Magna Carta Revisited
Parchment, Guns, and Constitutional Order
Originally published in International Review of Law and Economics
This paper revisits the question of substantive rules versus procedural rules to enforce constitutions.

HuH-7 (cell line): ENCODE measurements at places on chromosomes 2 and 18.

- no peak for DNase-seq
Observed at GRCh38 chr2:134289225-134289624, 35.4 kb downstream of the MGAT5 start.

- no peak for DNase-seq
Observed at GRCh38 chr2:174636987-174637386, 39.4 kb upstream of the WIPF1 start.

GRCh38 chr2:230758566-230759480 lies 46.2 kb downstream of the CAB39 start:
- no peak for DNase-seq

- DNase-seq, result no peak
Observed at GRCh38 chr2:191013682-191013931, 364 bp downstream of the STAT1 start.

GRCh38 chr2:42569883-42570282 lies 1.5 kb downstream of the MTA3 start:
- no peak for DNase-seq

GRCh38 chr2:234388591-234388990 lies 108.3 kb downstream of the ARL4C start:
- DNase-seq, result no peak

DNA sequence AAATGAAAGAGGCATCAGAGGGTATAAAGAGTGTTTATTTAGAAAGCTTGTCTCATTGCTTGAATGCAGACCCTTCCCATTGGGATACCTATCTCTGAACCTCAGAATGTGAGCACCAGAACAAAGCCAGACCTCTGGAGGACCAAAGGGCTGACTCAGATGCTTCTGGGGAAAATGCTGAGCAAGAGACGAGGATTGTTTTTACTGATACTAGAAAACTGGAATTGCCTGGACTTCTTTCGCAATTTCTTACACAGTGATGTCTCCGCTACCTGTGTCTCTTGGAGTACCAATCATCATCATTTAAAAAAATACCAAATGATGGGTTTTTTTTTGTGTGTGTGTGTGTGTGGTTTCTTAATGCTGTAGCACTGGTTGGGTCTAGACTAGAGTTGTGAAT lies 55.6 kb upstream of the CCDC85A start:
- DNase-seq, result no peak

This paper revisits the question of substantive rules versus procedural rules to enforce constitutions. Scholars engaging in positive analysis of constitutional rules argue that procedural rules are more durable and act as better safeguards for constitutional maintenance. Chapter 61 of the Magna Carta, also known as the ‘security clause,’ lays out the procedural component for enforcement of the Charter. The clause provides for a council of twenty-five barons to enforce the Charter, with provisions to choose and replace the members, outline their powers, and constrain executive action. It is therefore puzzling that Chapter 61 is absent in the 1216 issue of the Magna Carta, and all reissues thereafter. On the other hand, substantive protections like Chapter 40 have been maintained through the evolution of constitutional rules over 800 years. It is even more puzzling that the Magna Carta survived for 800 years without the main clause to enforce it. This paper argues that the procedural-versus-substantive distinction is superficial, and instead focuses on polycentric arrangements, to understand constitutional maintenance and provide an explanation for the failure of the 1215 Charter and the longevity of the reissues of the Charter.